Thames Water requests patience from customers ahead of potential flooding from heavy rainfall
4:25pm Thursday 31st January 2013 in News
PREPARATIONS are underway for flooding related problems ahead of what could be a very wet weekend.
With more rainfall predicted overnight and into Friday, Thames Water has advised its customers to be vigilant and has warned them that response times may be slower than normal.
Following the rainiest year on record in England, the ground is like a soaked sponge and rivers across the company's London and Thames Valley region are full to the brim.
Heavy rainfall at the end of December led to rivers bursting their banks, sending floodwater across already-sodden ground and into the sewer network, which in some areas was overwhelmed, leading to nasty drainage problems for some households and businesses.
Thames Water has asked customers to be patient with its operations and customer service staff as they continue to deal with this challenge.
If the Thames region does receive a large amount of rain which does lead to localised flooding, telephone wait times are likely to increase for callers into the customer service centre.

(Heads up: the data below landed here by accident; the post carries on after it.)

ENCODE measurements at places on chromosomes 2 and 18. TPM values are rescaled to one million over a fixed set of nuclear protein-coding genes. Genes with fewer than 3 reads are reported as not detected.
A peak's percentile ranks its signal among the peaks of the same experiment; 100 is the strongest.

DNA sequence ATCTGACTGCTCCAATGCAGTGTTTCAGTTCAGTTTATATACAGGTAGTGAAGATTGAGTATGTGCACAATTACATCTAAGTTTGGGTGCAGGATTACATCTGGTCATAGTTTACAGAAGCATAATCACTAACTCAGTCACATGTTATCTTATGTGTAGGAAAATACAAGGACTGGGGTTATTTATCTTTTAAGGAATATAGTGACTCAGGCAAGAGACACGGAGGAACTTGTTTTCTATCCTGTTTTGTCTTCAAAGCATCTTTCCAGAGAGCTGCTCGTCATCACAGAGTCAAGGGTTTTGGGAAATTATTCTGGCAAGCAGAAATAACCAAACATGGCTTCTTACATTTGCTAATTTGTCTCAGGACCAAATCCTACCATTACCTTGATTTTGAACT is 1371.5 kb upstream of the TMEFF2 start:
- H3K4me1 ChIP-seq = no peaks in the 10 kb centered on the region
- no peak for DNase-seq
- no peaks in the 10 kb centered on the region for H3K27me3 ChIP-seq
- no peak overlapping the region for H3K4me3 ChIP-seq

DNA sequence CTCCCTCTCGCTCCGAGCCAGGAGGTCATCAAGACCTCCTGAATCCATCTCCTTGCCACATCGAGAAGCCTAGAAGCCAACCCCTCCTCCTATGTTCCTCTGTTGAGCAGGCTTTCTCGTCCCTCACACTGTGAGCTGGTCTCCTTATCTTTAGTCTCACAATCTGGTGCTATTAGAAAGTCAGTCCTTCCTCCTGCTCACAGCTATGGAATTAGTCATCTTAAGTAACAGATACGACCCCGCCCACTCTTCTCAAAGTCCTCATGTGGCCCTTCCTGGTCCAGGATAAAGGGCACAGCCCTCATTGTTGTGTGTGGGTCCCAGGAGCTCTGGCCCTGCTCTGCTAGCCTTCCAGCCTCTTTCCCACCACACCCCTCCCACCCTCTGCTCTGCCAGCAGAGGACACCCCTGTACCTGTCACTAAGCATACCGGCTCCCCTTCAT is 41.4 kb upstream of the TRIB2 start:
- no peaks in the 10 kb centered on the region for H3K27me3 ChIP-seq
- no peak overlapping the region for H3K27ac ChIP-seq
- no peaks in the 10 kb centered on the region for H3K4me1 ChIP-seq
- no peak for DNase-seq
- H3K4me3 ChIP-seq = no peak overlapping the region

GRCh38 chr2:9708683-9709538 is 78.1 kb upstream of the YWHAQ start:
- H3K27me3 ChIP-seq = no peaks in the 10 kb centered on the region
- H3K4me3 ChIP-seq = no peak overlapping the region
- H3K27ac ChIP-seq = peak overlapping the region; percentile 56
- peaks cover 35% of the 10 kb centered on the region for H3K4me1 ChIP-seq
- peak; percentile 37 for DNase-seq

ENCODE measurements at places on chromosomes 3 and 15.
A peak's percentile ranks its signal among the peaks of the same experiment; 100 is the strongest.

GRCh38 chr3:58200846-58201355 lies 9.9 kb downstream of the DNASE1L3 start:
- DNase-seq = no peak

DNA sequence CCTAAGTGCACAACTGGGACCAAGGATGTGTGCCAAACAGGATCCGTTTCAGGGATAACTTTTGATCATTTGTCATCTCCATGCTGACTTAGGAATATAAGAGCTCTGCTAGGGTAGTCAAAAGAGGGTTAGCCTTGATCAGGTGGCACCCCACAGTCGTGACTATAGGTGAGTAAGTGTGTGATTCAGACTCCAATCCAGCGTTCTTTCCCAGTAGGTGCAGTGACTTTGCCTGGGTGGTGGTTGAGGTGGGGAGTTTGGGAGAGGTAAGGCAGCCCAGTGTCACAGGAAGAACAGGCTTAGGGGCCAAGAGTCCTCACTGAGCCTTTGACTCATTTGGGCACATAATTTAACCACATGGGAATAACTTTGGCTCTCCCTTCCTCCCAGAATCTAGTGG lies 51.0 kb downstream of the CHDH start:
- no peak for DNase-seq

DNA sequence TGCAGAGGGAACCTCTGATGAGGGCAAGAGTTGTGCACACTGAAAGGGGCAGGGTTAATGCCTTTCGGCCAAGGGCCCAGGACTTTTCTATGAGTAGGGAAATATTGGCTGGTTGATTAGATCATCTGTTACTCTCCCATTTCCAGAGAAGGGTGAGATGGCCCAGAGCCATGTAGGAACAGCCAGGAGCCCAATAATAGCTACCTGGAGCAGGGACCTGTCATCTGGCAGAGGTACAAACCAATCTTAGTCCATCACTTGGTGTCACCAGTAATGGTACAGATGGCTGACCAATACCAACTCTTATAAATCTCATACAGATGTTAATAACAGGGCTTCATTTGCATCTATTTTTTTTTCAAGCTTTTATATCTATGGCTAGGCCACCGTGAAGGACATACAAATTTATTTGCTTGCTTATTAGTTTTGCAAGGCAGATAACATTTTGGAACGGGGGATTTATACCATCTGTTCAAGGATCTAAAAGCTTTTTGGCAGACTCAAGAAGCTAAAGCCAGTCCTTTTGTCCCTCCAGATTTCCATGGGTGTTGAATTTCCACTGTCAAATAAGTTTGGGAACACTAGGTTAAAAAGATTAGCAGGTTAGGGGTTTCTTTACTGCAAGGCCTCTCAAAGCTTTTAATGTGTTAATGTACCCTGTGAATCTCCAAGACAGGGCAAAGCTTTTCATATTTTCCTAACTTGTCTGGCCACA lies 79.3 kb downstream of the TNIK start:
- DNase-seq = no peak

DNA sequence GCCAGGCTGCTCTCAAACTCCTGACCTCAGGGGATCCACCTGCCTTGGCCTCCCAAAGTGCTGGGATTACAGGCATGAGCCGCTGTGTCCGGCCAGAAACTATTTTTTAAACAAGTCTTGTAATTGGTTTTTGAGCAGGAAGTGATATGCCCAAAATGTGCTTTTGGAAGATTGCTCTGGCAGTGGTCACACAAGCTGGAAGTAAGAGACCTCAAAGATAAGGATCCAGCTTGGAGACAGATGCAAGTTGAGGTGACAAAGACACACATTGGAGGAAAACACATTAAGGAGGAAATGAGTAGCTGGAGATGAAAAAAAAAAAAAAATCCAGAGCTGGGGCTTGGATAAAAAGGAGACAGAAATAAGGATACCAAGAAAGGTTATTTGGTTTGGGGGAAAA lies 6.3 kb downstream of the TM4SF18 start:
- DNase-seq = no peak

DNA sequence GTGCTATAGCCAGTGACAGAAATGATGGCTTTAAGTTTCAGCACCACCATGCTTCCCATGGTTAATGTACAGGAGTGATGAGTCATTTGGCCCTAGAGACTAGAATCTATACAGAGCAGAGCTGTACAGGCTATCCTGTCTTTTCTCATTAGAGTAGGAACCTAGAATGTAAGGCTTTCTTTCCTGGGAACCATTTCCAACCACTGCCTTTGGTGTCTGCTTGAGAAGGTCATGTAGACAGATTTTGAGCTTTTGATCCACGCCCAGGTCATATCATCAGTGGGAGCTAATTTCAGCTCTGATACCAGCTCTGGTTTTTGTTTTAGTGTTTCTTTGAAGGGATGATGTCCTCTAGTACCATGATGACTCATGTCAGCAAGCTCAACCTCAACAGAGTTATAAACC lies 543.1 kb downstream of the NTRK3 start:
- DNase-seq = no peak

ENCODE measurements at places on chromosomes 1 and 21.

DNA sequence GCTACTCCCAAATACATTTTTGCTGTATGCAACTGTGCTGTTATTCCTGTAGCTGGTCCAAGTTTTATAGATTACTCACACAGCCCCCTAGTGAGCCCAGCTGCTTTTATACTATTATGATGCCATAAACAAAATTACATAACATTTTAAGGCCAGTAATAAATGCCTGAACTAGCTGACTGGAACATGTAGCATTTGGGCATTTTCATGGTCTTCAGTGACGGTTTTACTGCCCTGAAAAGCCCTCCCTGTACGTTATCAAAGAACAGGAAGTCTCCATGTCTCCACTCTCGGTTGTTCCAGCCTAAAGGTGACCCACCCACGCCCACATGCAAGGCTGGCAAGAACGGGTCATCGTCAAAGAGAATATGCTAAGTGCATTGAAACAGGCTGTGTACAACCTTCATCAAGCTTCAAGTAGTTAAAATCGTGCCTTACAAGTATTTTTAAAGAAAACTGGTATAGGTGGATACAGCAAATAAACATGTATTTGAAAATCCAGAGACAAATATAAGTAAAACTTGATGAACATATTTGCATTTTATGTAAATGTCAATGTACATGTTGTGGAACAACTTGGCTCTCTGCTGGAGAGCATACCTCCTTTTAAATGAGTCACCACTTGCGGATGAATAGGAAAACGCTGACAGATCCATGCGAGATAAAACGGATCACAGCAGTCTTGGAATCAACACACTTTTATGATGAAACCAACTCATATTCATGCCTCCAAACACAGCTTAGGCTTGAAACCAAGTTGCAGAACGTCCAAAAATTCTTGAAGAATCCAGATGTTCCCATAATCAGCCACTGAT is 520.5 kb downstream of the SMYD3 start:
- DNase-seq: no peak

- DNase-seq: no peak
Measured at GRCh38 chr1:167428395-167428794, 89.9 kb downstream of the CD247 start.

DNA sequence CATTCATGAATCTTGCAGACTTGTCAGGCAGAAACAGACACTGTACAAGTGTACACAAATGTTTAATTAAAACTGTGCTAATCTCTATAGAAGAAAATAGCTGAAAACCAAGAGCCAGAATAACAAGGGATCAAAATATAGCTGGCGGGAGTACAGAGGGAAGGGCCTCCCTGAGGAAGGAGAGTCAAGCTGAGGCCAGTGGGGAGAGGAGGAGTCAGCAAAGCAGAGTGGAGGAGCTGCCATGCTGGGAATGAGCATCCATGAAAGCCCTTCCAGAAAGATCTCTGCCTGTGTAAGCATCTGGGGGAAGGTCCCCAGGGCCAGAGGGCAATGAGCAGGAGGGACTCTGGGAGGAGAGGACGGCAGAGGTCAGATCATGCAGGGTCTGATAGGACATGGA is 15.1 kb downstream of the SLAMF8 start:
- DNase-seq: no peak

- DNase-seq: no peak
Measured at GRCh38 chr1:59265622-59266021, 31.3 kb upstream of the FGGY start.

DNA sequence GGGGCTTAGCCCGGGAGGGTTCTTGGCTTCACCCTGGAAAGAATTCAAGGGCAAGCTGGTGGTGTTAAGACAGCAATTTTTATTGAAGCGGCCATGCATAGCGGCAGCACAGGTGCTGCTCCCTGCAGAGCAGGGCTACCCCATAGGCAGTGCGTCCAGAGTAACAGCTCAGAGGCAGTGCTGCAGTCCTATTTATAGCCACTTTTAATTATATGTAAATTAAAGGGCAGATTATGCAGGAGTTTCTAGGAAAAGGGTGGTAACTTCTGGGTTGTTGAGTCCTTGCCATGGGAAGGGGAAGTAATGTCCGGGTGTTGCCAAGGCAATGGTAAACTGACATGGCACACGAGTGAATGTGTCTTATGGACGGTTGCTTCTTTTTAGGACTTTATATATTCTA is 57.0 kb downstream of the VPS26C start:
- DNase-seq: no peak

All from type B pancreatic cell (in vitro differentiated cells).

Who to contact for assistance:
Roadside gullies: If roadside gullies are blocked and water cannot enter them, contact your local council.
River flooding: Contact the Environment Agency on their 24-hour Floodline 0845 988118.
Sandbags: If a property is in danger of flooding contact the local council for sand bags.
Natalie Beckerman, Thames Water's customer service director, said: “With more wet weather on the way we are preparing for what could be a busy weekend.
"After England's wettest year on record the ground is sodden, like a soaked sponge, so floodwater is continuing to run across the surface and into our sewers, which are designed to take only wastewater from homes and businesses, not rivers and streams that have burst their banks too.
“Additional rain is likely to lead to flooding and drainage-related problems for some of our customers, and this means our response times may be slower than normal.
"We continue to prioritise people most in need of help. We sympathise deeply with people affected by flooding, and we are doing everything we can to help where possible.
"While our 109,000km network of sewers across London and the Thames Valley is operating largely as it should, in some areas it is struggling with the sheer volume of water going through it due to record rainfall."